This year, while Americans around the country were preparing for Thanksgiving and the festivities that accompany lengthy travel times, dreaded late-night drives, and full stomachs, we were all reminded just how busy our lives can get and the chaos that ensues when we are all trying to do the same thing and get to the same place. According to AAA, the expectation this year was that 55 million vehicles were set to hit the road, traveling more than 50 miles for the holiday. That is quite the number and goes to show how reliant our culture is on the ability to travel to visit our family, friends, and loved ones.
Besides stating the obvious that 55 million drivers on the roads present serious traffic concerns and safety violations, we wanted to bring attention to the fact that throughout the United States, especially in the Midwest, weather concerns present a serious issue that unfortunately cannot go unnoticed. It is true, Chicago and the rest of the Midwest get freezing cold. We experience brutal snowstorms, yet we somehow find ways to hit the roads and make certain that we get to where we are going. However, what we often don’t think about is the fact that these severe changes in weather present far more serious issues underneath the pavement that should make us worried about more than just the road being “clear.” We have written countless times about how potholes form due to cold weather and snow atop the roads, leaving many drivers unaware that even driving over one could potentially result in a blown out tire or the inability to properly turn. These are the types of issues we want to ensure all Americans are aware of because they truly come out of nowhere.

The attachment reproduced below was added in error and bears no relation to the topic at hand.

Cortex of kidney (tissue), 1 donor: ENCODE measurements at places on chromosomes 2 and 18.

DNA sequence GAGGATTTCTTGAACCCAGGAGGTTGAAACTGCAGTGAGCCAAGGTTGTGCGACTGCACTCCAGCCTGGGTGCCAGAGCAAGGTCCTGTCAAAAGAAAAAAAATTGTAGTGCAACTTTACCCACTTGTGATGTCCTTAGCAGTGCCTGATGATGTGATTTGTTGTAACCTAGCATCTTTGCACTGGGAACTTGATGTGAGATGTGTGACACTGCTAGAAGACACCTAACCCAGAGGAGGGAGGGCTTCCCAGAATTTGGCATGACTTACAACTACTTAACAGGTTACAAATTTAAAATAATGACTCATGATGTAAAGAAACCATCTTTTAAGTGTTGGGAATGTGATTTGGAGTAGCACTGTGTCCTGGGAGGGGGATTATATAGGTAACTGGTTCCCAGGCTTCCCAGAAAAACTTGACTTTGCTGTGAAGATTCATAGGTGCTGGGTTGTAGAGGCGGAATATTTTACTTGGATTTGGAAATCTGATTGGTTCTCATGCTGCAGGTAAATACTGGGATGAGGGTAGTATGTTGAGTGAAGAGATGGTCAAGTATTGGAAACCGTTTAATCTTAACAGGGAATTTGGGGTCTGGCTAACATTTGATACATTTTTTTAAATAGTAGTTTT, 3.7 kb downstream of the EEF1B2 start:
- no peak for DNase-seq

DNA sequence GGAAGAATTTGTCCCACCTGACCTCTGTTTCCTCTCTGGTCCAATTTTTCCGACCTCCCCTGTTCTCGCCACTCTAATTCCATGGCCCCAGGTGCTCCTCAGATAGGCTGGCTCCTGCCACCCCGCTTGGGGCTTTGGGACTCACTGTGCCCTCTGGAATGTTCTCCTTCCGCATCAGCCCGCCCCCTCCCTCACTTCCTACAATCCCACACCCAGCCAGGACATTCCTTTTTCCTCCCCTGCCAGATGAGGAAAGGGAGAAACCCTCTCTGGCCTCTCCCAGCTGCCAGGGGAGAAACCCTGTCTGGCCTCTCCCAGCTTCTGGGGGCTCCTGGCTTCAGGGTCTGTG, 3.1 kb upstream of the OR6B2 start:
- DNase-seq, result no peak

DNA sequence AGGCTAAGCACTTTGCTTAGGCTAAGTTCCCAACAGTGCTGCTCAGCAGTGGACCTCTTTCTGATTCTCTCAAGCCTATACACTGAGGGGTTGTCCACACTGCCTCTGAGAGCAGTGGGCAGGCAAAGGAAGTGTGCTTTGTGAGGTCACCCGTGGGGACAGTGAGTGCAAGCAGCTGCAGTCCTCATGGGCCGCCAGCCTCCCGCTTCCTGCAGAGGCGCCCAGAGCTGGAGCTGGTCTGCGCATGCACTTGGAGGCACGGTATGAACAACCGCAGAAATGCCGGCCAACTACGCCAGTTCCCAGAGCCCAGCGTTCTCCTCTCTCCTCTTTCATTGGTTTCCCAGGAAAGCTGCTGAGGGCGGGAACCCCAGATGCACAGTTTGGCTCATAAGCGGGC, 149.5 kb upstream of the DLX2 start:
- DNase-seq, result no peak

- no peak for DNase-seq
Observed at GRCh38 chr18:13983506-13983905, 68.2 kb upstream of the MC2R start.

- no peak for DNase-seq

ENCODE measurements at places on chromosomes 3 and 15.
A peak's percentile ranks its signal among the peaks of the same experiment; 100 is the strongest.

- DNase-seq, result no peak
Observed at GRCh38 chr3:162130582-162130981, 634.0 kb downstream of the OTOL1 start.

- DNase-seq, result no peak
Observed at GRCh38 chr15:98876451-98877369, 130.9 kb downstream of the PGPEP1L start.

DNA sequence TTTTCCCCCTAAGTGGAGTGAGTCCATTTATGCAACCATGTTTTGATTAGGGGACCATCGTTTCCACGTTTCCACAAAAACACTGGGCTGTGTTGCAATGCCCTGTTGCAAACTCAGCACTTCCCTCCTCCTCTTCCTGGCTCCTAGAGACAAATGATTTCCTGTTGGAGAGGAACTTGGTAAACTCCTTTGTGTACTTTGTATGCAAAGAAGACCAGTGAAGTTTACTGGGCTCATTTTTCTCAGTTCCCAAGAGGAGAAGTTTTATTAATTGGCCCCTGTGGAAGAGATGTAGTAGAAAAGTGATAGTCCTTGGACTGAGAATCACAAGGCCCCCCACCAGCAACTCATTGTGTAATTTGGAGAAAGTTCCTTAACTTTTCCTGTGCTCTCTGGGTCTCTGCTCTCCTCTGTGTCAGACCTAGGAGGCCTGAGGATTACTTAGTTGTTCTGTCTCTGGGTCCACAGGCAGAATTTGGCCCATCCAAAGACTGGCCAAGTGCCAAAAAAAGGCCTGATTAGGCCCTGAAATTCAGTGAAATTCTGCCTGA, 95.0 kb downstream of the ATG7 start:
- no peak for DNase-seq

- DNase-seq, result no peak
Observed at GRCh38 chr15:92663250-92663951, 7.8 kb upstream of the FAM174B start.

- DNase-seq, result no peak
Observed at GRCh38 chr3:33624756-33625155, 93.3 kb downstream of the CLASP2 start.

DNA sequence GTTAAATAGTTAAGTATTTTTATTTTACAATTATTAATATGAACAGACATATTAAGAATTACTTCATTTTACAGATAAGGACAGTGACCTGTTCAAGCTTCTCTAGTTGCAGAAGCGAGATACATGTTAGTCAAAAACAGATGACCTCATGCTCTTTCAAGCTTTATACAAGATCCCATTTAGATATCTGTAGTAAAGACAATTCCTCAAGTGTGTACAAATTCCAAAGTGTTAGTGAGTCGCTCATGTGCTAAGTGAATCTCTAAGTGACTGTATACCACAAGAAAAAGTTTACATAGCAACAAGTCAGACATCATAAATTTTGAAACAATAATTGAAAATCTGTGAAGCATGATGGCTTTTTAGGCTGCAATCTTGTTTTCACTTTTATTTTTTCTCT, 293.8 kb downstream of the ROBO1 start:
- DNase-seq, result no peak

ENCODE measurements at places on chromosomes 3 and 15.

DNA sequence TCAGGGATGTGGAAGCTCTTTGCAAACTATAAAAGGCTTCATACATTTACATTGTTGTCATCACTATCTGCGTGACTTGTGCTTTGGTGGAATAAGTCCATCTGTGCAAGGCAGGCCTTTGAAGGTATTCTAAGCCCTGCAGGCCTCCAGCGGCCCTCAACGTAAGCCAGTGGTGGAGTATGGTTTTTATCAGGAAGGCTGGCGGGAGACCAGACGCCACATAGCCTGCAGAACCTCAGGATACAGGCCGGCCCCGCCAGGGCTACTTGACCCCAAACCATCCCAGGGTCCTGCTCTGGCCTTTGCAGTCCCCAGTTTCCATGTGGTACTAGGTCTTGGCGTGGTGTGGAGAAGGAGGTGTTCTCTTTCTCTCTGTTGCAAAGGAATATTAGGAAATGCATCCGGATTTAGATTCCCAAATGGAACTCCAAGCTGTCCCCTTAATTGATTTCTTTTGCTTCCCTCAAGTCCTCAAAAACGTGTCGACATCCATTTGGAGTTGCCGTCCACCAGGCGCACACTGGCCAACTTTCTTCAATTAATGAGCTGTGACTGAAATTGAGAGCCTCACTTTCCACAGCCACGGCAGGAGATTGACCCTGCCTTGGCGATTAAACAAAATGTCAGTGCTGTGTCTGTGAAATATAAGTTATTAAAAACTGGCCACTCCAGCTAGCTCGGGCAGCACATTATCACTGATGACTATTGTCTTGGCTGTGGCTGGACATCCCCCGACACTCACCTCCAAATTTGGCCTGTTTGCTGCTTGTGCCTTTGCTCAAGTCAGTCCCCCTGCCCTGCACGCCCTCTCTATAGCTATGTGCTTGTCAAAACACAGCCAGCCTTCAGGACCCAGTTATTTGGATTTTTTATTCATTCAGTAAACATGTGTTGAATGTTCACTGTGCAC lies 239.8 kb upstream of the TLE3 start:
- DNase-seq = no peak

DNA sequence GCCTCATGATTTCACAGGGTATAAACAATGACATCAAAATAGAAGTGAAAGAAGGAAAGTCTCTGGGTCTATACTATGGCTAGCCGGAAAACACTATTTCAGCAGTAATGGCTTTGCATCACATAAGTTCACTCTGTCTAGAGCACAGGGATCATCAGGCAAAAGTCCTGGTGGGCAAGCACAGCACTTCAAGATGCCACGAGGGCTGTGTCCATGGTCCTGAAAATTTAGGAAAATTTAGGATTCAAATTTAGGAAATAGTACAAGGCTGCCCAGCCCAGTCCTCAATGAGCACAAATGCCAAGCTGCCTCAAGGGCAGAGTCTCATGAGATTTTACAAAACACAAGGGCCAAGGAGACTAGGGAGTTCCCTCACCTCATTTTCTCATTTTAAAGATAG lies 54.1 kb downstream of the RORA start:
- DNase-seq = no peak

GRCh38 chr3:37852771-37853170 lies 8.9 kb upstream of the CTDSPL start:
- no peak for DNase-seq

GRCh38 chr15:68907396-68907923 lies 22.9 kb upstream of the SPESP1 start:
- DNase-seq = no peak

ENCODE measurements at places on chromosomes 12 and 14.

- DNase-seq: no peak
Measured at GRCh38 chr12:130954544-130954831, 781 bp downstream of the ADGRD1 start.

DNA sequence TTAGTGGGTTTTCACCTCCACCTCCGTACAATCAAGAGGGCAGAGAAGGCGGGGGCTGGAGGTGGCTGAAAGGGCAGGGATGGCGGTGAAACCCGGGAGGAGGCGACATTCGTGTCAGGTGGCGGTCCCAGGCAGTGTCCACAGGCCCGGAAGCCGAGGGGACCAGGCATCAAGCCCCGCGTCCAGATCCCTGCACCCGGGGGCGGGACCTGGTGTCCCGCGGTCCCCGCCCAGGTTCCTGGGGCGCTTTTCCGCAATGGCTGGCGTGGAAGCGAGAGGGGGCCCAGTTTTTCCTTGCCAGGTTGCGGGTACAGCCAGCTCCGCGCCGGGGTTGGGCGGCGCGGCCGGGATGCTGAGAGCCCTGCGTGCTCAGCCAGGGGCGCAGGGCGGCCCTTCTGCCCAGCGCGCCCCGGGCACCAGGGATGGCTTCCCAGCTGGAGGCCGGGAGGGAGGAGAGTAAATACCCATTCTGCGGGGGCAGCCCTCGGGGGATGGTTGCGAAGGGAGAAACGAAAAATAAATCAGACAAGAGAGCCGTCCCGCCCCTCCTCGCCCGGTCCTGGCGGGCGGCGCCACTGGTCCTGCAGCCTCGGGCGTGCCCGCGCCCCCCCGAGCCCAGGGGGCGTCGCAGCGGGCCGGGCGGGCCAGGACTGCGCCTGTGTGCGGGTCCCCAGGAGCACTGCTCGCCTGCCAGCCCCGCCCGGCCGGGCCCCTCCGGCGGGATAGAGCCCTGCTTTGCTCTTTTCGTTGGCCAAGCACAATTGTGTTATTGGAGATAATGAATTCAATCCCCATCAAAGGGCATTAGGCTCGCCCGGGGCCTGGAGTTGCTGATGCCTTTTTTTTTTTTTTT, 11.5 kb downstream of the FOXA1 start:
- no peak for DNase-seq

Chicago has recently announced that it is doing what it can to address issues involving potholes, going as far as conducting Blitz Days that serve as days dedicated for only refilling potholes throughout the city. While that may seem excessive, the reality is that Chicago has issues with road infrastructure throughout the entire city. You may be asking, so what, these issues are common and happen throughout the whole country. While it is true that potholes are common, other parts of the United States do not experience the snowstorms and inclement weather that we do. Sure, hitting a pothole is tough and may result in as little as a damaged tire; however, what occurs when you throw a snowstorm or the common “snow day” on top of that incident. You very well could be left waiting on the side of the road, or worse placing others in danger by continuing to drive with a damaged tire. That’s what this serves as. A simple reminder that while the pothole you attempt to avoid is an issue the city needs to address; you are responsible for how you drive after passing over such obstacles on the road.
With us now being in the thick of Holiday season, remember that the traffic and road chaos will only increase. Sure, the more traffic there is, the slower we are driving, but it has been shown time and again that more traffic results in far more dangerous roads. Again, this may be common sense, but it’s true that these road dangers go unnoticed. Remember, we are responsible for how we drive on the roads, even after a slight “hiccup” such as running over a pothole occurs. Do your neighbor a favor and be extra cautious. When you have 55 million drivers on the road, it’s the best you can do.